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John Ford’s Wilderness: The Man Who Shot Liberty Valance

The poster that launched Liberty Valance
The poster that launched Liberty Valance

[originally published in slightly different form in Sight and Sound, Autumn 1978, Volume 47 No. 4; reprinted with thanks to BFI]

The Man Who Shot Liberty Valance has been so widely discussed, dissected and applauded that by now it must rank as one of John Ford’s least underappreciated films. Its reputation is due in no small part to the obvious feeling Ford invested in the project, making of it his final meditation on a large part of the mythic territory he invented and embellished in more than four decades of film-making. Liberty Valance is particularly interesting for the explicit way it juxtaposes a characteristic Ford frontier West (cf. My Darling Clementine) with another West that, with its contemporary technology—telephones, electric fans and smoking train engines—is recognizably modern. Significantly, just as the “past” sequences are, apart from the explicitly revisionist world of Cheyenne Autumn, Ford’s parting look at the frontier, so too the “modern” sequences are, apart from a brief vignette in Donovan’s Reef, his parting glance toward contemporary America.

The standard critical approach to Liberty Valance has been to emphasize the contrasts between its two worlds and to characterize it as celebrating the mythic frontier and mourning its passing and betrayal by the corrupting forces of progress. This approach has produced a substantial body of perceptive commentary on the film, but somehow its operative word—“elegiac”—seems inadequate, implicitly neglecting as it does Ford’s ambivalence towards the past and the richness and complexity of his treatment of the post-frontier West.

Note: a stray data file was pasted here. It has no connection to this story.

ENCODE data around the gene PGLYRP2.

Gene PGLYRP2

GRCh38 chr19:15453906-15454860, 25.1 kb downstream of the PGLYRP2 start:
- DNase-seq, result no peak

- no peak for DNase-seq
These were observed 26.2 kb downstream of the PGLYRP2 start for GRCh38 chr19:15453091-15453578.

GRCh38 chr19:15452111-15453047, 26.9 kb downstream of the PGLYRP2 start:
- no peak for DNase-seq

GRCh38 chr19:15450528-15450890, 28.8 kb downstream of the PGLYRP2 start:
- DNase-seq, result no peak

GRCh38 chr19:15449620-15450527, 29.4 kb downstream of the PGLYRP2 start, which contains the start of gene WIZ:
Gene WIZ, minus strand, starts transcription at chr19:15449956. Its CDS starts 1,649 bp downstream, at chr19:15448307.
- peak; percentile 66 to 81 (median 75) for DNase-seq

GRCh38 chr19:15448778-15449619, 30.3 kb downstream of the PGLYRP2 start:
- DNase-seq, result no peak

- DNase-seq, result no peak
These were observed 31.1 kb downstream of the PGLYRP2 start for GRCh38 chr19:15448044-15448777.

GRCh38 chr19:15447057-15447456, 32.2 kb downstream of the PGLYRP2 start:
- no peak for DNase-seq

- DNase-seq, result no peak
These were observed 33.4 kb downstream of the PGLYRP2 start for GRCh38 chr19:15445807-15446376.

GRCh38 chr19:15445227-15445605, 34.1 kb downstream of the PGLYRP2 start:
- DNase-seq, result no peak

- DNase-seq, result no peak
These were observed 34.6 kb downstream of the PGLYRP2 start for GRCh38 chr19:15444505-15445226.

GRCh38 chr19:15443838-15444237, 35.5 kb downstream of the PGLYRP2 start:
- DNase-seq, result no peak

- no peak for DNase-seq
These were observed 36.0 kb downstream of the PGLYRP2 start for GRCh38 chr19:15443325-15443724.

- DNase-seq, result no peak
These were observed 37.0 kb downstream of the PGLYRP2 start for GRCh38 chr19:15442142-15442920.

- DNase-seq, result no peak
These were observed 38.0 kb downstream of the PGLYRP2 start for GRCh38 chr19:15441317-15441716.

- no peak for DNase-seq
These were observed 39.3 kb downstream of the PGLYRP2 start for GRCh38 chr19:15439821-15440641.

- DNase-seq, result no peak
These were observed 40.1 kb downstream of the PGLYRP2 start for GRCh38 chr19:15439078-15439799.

Like many Ford films—most obviously those dealing with the military—Liberty Valance focuses on the struggle to subordinate the individual to achieve some greater communal good. Liberty Valance, however, not only presents such a struggle, to civilize the wilderness frontier, but explicitly shows the result, the modern town of Shinbone, and implicitly questions whether the sacrifices are justified. In that sense, the film is perfectly congruent with the notion of a Ford who became increasingly bitter and pessimistic with age, and ultimately challenged many of the moral tenets his earlier films had so eloquently affirmed. But what is not so well understood about Liberty Valance is its awareness of how the modern world is not simply a betrayal of what preceded it, but a logical extension of it; the flow of history is organic, the present an extension of the past. Ultimately, Ford professes faith in neither wilderness nor garden; he has considerable affection for the past, but no real belief in the viability of a society based on untrammeled individualism. Thus he undercuts his celebration of the mythic past with a corrosive revisionism that, far more than any lines of quotable dialogue, demonstrates his commitment to confronting and scrutinizing, rather than simply printing, the legend that is the subject of The Man Who Shot Liberty Valance.